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Year Published: 2008
This Public/Private Ventures evaluation studied the Communities Organizing Resources to Advance Learning (CORAL) project, an eight-year, $58 million afterschool initiative in cities across California designed by the James Irvine Foundation aimed at providing academic enrichment and support to primarily elementary school students in the lowest performing schools, who are often living in low-income families. The evaluation found that students participating in the CORAL program, a majority of whom were English language learners and reading below grade level, saw literacy-related gains. CORAL participants who were English language learners and those who were furthest behind in reading experienced greater gains in their reading performance while in the program compared to their peers who entered the program reading at grade level or who were English proficient. Children who began the CORAL program two or more grade levels behind in reading, based on the individualized reading assessments, gained just as much as their higher-achieving counterparts over the same period of time. The study also found that CORAL students reported having a positive experience in the program. Close to 90 percent of CORAL students reported that they felt safe in the program, and 71 percent agreed that they felt that they belonged in the program. Parents of students in the program also reported a positive experience for their children, with more than 90 percent of parents reporting that the program helped their child to do better in school.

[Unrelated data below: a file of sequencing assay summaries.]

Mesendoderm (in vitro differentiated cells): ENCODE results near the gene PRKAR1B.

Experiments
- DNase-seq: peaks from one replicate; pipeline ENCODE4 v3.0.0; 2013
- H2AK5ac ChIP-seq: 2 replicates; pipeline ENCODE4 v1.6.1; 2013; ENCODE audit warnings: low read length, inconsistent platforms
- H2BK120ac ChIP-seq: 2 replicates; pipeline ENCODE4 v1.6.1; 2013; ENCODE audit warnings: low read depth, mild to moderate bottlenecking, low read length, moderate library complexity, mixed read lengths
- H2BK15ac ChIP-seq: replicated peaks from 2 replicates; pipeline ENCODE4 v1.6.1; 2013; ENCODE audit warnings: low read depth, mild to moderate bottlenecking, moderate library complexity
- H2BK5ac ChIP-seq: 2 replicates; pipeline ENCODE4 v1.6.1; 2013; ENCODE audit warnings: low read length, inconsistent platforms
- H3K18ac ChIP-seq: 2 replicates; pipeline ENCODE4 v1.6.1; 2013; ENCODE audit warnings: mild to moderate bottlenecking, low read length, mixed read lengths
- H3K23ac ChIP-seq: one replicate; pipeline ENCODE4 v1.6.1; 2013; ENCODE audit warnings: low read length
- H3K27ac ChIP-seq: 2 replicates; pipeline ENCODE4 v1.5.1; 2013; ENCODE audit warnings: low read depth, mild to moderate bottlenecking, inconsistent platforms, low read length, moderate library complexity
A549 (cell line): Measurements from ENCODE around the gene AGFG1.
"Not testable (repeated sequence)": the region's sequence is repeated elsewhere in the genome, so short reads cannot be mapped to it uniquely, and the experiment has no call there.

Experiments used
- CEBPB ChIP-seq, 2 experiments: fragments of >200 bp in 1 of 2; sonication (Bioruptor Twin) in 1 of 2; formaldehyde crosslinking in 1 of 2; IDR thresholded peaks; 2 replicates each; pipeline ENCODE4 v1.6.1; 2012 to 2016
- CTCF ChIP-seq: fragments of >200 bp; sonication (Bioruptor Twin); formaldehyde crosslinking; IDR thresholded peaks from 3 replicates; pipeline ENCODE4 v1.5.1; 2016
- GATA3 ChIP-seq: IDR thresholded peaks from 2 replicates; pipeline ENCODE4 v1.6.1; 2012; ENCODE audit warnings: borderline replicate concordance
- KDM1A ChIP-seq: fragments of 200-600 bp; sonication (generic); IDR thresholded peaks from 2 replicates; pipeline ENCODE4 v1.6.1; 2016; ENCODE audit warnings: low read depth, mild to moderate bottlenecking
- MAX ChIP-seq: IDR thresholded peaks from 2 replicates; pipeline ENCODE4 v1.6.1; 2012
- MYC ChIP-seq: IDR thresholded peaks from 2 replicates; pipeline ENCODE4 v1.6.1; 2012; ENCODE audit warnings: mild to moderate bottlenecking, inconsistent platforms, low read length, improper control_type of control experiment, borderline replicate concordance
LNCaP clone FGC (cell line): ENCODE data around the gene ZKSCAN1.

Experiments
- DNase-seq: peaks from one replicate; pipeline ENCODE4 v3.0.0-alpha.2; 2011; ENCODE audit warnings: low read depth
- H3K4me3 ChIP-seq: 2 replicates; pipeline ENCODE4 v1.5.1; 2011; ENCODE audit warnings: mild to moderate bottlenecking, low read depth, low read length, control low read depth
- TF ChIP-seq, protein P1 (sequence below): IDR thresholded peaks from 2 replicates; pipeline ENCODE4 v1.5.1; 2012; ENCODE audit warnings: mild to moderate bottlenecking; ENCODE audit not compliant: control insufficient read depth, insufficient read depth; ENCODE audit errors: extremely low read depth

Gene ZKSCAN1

Program Name: Communities Organizing Resources to Advance Learning (CORAL)
Program Description: CORAL, which ended in 2006, was an afterschool initiative across five cities in the state of California. The program had an academic focus, offering enrichment activities and homework help, but academic outcomes varied greatly across the cities through the 2003-04 academic year. To improve the consistency of high-quality programming, CORAL implemented new literacy programming in the fall of 2004. Students participated in a variety of literacy activities three to four days per week, for 60 to 90 minutes each day, including: reading aloud, book discussions, writing activities, vocabulary activities, skill-development activities, and independent reading. At the time of this evaluation, statewide enrollment was 5,321, ranging from 585 to 2,081 across the cities.
Scope of the Evaluation: Multi-city
Program Type: Afterschool
Location: Fresno, Long Beach, Pasadena, Sacramento, & San Jose, CA
Community Type: Urban
Grade level: Elementary School
Program Demographics: CORAL participants were a very diverse group. More than half of the participants were English language learners (53 percent), 89 percent received free or reduced-price lunch, and 51 percent were girls. Sixty-eight percent of participants were Hispanic, 14 percent were African-American, 10 percent were Asian, four percent were multi-racial, three percent were Caucasian, and one percent identified as “other.”